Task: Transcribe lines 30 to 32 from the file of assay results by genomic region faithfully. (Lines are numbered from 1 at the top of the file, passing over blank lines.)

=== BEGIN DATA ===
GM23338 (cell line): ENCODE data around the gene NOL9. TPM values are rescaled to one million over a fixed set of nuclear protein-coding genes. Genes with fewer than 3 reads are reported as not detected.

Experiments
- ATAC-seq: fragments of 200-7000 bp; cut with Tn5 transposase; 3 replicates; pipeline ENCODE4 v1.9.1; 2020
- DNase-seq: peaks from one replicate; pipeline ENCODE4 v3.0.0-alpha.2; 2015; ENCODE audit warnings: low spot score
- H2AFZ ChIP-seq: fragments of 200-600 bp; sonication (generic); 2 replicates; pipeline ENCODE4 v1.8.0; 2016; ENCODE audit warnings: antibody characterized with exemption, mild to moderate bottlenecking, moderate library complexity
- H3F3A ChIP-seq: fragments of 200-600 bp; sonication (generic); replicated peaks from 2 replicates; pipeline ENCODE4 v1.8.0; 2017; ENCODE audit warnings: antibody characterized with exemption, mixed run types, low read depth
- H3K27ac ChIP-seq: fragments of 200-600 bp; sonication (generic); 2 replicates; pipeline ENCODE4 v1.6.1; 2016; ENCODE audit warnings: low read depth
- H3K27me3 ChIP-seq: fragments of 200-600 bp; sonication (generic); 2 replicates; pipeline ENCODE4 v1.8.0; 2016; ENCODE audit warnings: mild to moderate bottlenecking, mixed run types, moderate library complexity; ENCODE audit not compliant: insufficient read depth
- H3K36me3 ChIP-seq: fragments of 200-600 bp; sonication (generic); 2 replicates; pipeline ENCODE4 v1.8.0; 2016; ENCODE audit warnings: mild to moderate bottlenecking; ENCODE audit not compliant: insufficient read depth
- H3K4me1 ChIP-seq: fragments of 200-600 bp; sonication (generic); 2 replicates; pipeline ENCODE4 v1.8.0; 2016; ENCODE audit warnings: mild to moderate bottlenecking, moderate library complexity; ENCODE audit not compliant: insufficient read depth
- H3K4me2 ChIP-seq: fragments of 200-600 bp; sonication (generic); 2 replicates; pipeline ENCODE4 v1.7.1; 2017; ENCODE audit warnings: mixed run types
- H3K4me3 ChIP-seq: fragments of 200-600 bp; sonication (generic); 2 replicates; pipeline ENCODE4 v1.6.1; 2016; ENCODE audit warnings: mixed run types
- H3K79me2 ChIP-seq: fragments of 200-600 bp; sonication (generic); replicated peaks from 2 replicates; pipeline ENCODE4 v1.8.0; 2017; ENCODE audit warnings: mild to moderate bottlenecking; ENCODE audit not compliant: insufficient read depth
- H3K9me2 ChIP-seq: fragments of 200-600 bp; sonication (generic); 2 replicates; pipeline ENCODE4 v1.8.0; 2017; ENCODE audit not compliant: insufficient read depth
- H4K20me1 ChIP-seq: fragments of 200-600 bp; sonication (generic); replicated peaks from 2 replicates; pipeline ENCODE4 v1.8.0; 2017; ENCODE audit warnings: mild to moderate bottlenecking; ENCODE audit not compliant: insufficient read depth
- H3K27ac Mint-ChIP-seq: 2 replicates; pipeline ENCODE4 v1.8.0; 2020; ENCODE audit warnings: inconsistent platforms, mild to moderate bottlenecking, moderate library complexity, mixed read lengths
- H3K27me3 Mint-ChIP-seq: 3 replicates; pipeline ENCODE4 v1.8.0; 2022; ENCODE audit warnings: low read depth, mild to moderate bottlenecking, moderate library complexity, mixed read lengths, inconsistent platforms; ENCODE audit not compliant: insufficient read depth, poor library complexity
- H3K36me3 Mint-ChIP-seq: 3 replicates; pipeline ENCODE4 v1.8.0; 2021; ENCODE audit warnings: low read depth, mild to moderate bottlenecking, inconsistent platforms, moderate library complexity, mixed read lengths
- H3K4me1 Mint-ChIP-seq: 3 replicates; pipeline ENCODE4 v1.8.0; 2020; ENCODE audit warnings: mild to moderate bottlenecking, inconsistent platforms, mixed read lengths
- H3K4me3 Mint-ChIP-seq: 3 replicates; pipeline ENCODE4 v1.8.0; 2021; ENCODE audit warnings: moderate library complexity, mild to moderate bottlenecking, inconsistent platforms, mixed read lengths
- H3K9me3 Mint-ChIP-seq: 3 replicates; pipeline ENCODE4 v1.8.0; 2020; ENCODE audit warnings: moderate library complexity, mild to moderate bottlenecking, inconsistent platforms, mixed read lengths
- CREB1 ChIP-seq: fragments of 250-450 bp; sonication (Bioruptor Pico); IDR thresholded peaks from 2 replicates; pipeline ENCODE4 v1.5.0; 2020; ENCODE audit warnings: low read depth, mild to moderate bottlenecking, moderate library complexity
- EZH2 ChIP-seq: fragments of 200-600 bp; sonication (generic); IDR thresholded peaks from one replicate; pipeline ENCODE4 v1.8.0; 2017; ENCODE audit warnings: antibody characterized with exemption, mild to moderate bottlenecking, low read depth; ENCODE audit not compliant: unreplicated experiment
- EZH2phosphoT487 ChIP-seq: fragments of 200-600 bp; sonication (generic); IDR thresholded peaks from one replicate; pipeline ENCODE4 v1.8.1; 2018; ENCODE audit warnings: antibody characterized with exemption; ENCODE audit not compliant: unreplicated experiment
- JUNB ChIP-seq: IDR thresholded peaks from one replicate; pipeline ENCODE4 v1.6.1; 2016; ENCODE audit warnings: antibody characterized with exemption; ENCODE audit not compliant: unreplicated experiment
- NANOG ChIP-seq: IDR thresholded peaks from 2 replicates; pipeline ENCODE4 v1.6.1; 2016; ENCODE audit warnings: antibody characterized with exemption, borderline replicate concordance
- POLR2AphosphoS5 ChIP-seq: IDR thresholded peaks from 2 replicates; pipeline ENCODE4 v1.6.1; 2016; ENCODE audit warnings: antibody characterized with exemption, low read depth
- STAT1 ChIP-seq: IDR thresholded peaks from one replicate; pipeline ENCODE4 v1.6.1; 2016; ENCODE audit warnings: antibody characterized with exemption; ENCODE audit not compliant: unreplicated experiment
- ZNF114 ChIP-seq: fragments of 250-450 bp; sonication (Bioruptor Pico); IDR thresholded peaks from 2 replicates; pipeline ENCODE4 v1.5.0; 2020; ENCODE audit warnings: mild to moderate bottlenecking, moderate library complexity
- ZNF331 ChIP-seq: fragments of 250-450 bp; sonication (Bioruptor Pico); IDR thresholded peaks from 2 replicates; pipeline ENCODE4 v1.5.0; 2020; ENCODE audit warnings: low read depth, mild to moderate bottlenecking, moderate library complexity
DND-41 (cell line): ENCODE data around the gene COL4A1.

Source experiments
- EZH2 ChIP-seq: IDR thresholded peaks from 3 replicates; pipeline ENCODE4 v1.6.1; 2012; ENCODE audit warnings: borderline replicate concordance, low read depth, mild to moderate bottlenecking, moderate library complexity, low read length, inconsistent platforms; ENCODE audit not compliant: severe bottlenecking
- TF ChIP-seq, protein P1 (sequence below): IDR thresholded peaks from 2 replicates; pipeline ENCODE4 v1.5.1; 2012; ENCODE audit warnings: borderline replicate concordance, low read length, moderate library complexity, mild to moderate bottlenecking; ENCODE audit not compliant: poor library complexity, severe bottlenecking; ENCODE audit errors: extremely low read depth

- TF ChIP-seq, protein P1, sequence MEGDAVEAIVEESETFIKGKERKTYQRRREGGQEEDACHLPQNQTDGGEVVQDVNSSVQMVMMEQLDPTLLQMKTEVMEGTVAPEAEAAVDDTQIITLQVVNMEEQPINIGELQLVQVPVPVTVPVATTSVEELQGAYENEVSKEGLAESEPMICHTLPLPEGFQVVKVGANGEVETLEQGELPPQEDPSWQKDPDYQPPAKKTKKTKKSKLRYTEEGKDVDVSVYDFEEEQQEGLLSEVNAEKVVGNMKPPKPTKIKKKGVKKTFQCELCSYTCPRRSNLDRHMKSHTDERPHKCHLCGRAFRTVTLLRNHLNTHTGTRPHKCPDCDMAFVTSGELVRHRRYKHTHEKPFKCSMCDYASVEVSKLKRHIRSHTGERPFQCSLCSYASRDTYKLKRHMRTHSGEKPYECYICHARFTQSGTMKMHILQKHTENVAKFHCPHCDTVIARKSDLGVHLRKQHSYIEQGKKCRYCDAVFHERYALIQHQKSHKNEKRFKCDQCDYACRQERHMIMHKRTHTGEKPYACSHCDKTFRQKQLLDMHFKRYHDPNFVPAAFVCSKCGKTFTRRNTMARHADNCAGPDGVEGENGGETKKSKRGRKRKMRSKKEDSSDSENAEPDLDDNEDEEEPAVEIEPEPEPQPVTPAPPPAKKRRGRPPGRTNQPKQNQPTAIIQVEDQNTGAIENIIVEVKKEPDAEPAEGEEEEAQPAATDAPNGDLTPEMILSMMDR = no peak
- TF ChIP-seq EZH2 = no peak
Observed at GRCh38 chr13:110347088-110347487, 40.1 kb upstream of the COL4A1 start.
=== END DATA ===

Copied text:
- ZNF331 ChIP-seq: fragments of 250-450 bp; sonication (Bioruptor Pico); IDR thresholded peaks from 2 replicates; pipeline ENCODE4 v1.5.0; 2020; ENCODE audit warnings: low read depth, mild to moderate bottlenecking, moderate library complexity
DND-41 (cell line): ENCODE data around the gene COL4A1.

Source experiments